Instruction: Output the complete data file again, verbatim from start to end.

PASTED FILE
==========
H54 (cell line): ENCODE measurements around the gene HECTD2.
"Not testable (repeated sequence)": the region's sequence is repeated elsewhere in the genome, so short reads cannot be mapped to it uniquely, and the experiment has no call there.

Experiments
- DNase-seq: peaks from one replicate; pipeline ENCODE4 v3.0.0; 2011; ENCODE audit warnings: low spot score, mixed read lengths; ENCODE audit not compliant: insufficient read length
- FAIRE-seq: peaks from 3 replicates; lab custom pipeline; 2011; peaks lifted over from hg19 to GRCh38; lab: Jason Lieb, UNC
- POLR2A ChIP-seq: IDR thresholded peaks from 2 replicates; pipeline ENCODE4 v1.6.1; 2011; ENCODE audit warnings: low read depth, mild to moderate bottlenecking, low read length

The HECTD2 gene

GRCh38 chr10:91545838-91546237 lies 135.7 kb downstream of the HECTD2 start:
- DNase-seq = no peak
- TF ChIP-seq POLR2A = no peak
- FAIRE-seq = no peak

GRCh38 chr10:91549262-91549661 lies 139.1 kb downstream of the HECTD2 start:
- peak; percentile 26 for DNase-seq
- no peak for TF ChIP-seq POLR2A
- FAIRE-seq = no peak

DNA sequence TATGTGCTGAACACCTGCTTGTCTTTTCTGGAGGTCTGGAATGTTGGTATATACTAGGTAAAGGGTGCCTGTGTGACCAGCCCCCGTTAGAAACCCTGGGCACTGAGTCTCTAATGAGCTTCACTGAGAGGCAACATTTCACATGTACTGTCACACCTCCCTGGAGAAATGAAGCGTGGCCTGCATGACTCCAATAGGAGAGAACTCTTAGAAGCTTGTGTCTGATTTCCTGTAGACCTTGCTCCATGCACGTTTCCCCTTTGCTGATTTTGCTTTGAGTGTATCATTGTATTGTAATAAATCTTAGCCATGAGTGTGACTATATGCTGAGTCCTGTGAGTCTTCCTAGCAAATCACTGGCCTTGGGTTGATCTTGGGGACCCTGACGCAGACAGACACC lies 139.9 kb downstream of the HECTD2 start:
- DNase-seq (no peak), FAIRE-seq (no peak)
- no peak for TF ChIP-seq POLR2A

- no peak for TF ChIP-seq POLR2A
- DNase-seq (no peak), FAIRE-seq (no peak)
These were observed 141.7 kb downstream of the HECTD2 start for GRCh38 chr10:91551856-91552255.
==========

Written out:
H54 (cell line): ENCODE measurements around the gene HECTD2.
"Not testable (repeated sequence)": the region's sequence is repeated elsewhere in the genome, so short reads cannot be mapped to it uniquely, and the experiment has no call there.

Experiments
- DNase-seq: peaks from one replicate; pipeline ENCODE4 v3.0.0; 2011; ENCODE audit warnings: low spot score, mixed read lengths; ENCODE audit not compliant: insufficient read length
- FAIRE-seq: peaks from 3 replicates; lab custom pipeline; 2011; peaks lifted over from hg19 to GRCh38; lab: Jason Lieb, UNC
- POLR2A ChIP-seq: IDR thresholded peaks from 2 replicates; pipeline ENCODE4 v1.6.1; 2011; ENCODE audit warnings: low read depth, mild to moderate bottlenecking, low read length

The HECTD2 gene

GRCh38 chr10:91545838-91546237 lies 135.7 kb downstream of the HECTD2 start:
- DNase-seq = no peak
- TF ChIP-seq POLR2A = no peak
- FAIRE-seq = no peak

GRCh38 chr10:91549262-91549661 lies 139.1 kb downstream of the HECTD2 start:
- peak; percentile 26 for DNase-seq
- no peak for TF ChIP-seq POLR2A
- FAIRE-seq = no peak

DNA sequence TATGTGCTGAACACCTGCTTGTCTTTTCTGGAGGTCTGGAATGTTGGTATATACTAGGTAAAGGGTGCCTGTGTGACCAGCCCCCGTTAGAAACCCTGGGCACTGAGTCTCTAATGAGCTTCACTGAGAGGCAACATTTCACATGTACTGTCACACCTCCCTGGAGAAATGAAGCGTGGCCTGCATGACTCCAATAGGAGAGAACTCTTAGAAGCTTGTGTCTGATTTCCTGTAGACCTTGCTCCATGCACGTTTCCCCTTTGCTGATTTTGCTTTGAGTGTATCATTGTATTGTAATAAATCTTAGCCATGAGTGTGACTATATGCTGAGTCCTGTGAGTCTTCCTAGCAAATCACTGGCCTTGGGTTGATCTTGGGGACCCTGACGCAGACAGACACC lies 139.9 kb downstream of the HECTD2 start:
- DNase-seq (no peak), FAIRE-seq (no peak)
- no peak for TF ChIP-seq POLR2A

- no peak for TF ChIP-seq POLR2A
- DNase-seq (no peak), FAIRE-seq (no peak)
These were observed 141.7 kb downstream of the HECTD2 start for GRCh38 chr10:91551856-91552255.